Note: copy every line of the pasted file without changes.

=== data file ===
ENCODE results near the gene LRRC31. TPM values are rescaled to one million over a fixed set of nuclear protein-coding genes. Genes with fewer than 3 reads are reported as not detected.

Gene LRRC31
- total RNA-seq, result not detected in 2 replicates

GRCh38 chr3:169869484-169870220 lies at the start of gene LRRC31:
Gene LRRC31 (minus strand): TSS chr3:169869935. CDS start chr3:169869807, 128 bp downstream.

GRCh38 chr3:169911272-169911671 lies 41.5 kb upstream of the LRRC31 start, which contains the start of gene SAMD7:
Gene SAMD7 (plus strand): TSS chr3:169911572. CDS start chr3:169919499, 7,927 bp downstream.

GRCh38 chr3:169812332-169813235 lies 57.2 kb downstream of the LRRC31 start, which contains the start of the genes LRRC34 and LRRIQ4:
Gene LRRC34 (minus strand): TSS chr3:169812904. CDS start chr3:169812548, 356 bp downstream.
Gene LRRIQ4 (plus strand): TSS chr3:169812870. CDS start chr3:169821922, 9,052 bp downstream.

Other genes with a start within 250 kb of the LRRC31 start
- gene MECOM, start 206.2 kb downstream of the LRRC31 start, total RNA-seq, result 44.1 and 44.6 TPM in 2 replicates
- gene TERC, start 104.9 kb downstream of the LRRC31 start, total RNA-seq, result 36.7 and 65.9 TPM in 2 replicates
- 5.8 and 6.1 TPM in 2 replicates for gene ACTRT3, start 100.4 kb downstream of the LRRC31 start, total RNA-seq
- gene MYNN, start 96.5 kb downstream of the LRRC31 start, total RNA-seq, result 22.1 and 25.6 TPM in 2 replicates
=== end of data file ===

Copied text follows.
ENCODE results near the gene LRRC31. TPM values are rescaled to one million over a fixed set of nuclear protein-coding genes. Genes with fewer than 3 reads are reported as not detected.

Gene LRRC31
- total RNA-seq, result not detected in 2 replicates

GRCh38 chr3:169869484-169870220 lies at the start of gene LRRC31:
Gene LRRC31 (minus strand): TSS chr3:169869935. CDS start chr3:169869807, 128 bp downstream.

GRCh38 chr3:169911272-169911671 lies 41.5 kb upstream of the LRRC31 start, which contains the start of gene SAMD7:
Gene SAMD7 (plus strand): TSS chr3:169911572. CDS start chr3:169919499, 7,927 bp downstream.

GRCh38 chr3:169812332-169813235 lies 57.2 kb downstream of the LRRC31 start, which contains the start of the genes LRRC34 and LRRIQ4:
Gene LRRC34 (minus strand): TSS chr3:169812904. CDS start chr3:169812548, 356 bp downstream.
Gene LRRIQ4 (plus strand): TSS chr3:169812870. CDS start chr3:169821922, 9,052 bp downstream.

Other genes with a start within 250 kb of the LRRC31 start
- gene MECOM, start 206.2 kb downstream of the LRRC31 start, total RNA-seq, result 44.1 and 44.6 TPM in 2 replicates
- gene TERC, start 104.9 kb downstream of the LRRC31 start, total RNA-seq, result 36.7 and 65.9 TPM in 2 replicates
- 5.8 and 6.1 TPM in 2 replicates for gene ACTRT3, start 100.4 kb downstream of the LRRC31 start, total RNA-seq
- gene MYNN, start 96.5 kb downstream of the LRRC31 start, total RNA-seq, result 22.1 and 25.6 TPM in 2 replicates